Since 2008, we’ve had quite a few console games being developed in India. These have been developed by various studios and are spread across different platforms, but they've all had one thing in common – they were bad. While some were worse than others, they were all a far cry from what we’ve come to expect from international games. Another thing they’ve had in common is that they were all distinctly Indian in theme, whether it was the Indian mythology of Hanuman: Boy Warrior, the Tinkle license-bearing Cart Kings, or most recently, the Bollywood tie-in Ra.One. So it’s a welcome change to see an Indian game that isn’t going after solely the ‘desi’ audience.
Smash n Survive (SnS) is a vehicle combat game, much like Twisted Metal, and is developed by Hyderabad-based Version2Games. Having played some the other Indian console games released over the past few years, I went into SnS with a lot of caution and rock bottom expectations. But from the outset, you can tell that this is a far superior game than others we’ve seen from Indian studios. The attention to detail and the production values are at a level many notches below international standards, however, the first impression is still pretty good.
I'm getting a bit dizzy to be honest
The presentation is very industrial, using greys and blacks with metal and stone textures. The sparse heavy metal soundtrack furthers the gritty feel the game is so obviously going for, but I wish there was more variety to the music. You can only listen to the same loop so many times before it starts driving you up the wall. That’s a minor annoyance though. The main menu is simple and functional, but well done. Visuals are far better than the other Indian PS3 games out there, but still far behind international standards. Textures seem low res and the environments don’t pack as much details as you would expect. Moreover, frame rates tend to be very inconsistent during split-screen multiplayer.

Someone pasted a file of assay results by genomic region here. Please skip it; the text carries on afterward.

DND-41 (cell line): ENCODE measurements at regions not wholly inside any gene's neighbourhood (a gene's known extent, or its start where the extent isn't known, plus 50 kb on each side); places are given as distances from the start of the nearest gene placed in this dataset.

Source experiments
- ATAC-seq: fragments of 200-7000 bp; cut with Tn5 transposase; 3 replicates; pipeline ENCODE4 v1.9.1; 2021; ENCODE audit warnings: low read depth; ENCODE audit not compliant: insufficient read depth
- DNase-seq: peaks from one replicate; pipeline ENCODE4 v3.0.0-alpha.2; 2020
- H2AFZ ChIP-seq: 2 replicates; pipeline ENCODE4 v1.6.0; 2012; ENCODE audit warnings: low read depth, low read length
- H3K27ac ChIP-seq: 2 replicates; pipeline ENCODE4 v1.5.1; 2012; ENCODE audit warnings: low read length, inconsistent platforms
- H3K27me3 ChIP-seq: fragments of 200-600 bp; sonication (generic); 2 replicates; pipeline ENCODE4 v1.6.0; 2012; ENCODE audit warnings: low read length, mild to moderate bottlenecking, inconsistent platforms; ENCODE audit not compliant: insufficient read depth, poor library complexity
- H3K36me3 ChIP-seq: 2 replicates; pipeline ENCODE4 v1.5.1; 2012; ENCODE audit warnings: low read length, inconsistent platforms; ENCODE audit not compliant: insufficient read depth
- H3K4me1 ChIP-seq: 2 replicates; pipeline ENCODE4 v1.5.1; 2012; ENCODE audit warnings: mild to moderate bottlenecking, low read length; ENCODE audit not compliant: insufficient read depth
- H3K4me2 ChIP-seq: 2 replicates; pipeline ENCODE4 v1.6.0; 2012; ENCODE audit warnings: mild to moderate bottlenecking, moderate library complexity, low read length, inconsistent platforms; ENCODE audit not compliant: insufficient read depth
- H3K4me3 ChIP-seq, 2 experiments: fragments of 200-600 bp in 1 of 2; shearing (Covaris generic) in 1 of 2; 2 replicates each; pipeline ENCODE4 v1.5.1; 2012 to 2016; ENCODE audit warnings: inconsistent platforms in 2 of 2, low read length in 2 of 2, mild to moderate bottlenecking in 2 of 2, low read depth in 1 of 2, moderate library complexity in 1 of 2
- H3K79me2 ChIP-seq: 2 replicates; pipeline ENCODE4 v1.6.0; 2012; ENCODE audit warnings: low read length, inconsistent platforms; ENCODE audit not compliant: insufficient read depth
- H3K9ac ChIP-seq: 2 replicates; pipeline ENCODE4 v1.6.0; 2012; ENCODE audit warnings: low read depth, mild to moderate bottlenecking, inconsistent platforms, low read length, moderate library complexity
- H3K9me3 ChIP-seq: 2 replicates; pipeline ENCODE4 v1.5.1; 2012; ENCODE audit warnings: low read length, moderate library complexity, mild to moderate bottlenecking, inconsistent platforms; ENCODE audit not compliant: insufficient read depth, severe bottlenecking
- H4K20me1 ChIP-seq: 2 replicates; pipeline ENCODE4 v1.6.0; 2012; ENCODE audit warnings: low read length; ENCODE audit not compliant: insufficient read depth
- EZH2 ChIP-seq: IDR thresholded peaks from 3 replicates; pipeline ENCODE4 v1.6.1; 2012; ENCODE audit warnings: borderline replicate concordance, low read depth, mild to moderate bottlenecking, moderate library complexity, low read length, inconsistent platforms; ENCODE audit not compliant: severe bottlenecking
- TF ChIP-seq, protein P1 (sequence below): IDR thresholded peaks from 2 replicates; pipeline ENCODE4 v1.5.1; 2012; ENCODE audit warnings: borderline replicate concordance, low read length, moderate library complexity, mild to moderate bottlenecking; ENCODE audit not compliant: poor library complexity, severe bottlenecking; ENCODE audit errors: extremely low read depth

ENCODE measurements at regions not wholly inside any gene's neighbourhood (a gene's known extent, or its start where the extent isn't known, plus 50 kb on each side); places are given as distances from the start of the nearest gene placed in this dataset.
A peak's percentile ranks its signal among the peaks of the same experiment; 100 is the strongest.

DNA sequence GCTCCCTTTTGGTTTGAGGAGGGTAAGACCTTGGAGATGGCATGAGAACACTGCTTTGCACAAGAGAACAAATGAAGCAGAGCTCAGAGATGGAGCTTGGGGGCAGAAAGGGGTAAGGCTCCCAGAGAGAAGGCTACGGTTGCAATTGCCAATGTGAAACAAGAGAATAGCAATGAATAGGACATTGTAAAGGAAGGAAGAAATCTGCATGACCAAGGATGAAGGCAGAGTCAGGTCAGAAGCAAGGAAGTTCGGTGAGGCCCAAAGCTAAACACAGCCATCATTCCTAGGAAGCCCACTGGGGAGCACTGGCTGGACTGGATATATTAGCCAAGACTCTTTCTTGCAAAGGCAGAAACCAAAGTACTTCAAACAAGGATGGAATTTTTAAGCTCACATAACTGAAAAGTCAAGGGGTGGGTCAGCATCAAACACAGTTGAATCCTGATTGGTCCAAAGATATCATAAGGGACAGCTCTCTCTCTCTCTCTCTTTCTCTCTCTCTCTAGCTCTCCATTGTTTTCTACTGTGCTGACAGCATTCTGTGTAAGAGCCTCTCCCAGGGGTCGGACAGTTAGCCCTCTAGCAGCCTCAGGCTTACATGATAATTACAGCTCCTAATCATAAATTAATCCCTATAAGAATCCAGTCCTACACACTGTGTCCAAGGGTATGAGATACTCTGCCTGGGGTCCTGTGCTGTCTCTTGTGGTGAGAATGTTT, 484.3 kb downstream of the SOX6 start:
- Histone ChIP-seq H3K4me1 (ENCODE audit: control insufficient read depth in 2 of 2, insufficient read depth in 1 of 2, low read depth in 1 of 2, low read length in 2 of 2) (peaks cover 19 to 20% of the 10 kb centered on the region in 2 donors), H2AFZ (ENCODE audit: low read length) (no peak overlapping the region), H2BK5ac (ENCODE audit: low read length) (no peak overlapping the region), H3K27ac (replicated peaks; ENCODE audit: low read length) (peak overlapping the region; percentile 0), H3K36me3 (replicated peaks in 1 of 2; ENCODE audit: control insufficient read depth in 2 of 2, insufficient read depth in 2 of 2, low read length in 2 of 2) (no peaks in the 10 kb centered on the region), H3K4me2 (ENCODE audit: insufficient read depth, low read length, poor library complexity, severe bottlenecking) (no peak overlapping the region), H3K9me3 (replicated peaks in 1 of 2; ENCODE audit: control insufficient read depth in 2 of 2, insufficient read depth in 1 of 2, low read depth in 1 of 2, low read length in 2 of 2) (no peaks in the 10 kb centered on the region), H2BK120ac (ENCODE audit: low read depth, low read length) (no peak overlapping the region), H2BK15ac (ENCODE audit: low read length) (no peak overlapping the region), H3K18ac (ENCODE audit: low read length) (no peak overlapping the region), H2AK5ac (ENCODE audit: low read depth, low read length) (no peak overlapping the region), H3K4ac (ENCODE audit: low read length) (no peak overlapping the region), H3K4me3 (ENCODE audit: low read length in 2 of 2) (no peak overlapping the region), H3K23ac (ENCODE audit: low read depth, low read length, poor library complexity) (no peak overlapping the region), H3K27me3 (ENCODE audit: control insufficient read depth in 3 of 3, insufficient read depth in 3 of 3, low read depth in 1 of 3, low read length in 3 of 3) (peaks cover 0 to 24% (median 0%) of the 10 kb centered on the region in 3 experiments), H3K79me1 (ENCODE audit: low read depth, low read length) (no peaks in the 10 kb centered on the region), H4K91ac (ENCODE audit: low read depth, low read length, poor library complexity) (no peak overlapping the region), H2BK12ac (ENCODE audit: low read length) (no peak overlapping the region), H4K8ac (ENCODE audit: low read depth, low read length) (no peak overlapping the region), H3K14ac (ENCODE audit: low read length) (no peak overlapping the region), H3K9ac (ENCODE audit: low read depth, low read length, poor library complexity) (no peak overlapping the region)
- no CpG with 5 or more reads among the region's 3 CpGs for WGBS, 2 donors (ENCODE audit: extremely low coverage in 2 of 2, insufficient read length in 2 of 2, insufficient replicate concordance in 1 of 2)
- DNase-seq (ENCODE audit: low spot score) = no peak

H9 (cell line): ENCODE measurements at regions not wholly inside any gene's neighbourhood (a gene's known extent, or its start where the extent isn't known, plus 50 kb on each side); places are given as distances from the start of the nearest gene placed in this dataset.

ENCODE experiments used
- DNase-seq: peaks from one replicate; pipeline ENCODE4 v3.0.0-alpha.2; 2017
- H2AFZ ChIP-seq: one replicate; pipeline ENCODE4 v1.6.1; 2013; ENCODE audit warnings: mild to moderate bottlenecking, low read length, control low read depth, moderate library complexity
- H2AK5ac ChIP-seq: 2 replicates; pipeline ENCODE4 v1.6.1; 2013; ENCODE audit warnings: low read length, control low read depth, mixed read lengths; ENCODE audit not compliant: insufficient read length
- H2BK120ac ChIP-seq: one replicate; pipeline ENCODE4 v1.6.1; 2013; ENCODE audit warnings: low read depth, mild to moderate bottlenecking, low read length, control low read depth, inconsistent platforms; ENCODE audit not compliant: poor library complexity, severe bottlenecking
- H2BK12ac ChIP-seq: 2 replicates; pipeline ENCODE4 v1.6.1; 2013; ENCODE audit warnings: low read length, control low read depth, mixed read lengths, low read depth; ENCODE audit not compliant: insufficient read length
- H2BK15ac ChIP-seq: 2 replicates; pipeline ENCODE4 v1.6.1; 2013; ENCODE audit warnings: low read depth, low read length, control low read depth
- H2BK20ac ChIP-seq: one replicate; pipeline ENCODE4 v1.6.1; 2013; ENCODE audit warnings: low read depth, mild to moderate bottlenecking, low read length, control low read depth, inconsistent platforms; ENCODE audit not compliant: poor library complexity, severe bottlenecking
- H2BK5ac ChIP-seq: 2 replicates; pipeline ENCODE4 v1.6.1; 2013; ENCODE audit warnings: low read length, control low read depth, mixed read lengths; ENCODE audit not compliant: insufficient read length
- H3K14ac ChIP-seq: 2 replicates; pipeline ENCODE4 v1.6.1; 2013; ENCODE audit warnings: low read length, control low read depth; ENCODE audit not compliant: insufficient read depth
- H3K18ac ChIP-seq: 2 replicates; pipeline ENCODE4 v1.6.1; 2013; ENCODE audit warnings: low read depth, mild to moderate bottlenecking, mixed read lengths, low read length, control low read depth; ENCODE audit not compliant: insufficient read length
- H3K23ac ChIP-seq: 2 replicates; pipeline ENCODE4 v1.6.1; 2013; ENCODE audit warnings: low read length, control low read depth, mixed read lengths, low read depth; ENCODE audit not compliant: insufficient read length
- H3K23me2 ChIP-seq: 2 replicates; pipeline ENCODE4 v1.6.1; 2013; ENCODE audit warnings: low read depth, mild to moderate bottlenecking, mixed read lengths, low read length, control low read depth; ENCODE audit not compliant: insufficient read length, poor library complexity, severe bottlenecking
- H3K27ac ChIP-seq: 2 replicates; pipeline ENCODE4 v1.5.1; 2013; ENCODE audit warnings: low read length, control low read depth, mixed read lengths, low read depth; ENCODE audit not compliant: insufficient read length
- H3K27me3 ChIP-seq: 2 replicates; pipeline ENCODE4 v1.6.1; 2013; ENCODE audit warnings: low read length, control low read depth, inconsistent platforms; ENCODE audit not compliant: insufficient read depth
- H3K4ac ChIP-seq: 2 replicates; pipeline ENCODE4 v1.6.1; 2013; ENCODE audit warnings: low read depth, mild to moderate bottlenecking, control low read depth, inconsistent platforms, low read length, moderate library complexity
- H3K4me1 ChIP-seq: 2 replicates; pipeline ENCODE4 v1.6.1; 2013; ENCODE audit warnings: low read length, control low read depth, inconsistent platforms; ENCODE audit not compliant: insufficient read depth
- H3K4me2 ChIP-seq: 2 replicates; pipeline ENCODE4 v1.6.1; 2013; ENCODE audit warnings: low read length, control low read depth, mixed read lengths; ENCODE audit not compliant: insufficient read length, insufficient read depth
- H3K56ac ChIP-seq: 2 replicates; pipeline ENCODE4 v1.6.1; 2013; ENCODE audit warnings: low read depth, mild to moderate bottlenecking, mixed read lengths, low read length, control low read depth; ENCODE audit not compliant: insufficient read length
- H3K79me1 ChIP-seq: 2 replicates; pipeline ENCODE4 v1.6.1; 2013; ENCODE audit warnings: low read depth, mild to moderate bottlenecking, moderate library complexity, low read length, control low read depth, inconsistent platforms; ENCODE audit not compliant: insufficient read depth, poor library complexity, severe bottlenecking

The meat of the SnS experience is its single player campaign, which is essentially just a series of events linked together via a ham-fisted storyline that is conveyed to you via lines of text between events. There are a total of 19 missions, which comprise checkpoint races, destruction derbies, deathmatches, plant/diffuse bombs, and ‘find your mate’. The game boasts of close to 30 vehicles, each segregated on the basis of strength, speed and acceleration. However, these attributes aren’t always accurate and don’t always behave as expected during events. Most vehicles also come loaded with weapons that you can use to take out opponenets. These include a sonic boom that pushes nearby vehicles out of the way, flame throwers, chainsaws, and fork lifts. However, thanks to the iffy hit detection, these weapons aren’t very effective, and most of the time, you’ll just find yourself relying on your driving skills to get the job done. There’s vehicle customization too, but this is only for cosmetic effect.
Can someone hit the lights?
Vehicle handling is quite inconsistent too, and even within the same event, you’ll find your vehicle suddenly losing grip or sliding around in certain parts of the map. Cars with exceptionally high acceleration ratings will sometimes be slow out of the blocks. These aren’t persistent issues, but the fact that they creep up every now and then is quite disconcerting. Environments are quite varied, with a mix of large sand-box like spaces and smaller arenas. Opponent AI too is quite competent, but again the hit-detection issues hamper the experience in events like the destruction derbies, where you’re never sure how much damage a collision really has on you and your opponent.
Overall, the campaign is quite barebones, but there’s a decent amount of content in there, with lots of variety in event types and frequent rewards in the form of new vehicles. It’s enough to make you see the campaign all the way through. The game also includes a two-player split-screen multiplayer mode that features only a few of the event types found in the campaign. The checkpoint races are quite annoying as the GPS pointer seems to go haywire, and the plant/diffuse the bomb is pretty much useless. Destruction derbies can be fun, but the experience is sullied by frame rate isses, and a couple of times, the game froze on me during multiplayer, forcing a hard reset.
Your new ride
Smash n Survive is a commendable first effort by Version2Games. It offers a surprisingly large amount of content for a downloadable game, and there’s enough variety here to keep you interested through the campaign. It falls short in the presentation department and some technical inadequacies hold it back, but at the core it's a fairly competent vehicle brawler. It may not give Twisted Metal a run for its money, but it’s certainly proof that Indian developers can definitely create games for a global audience rather than restricting themselves to “desi” themes.
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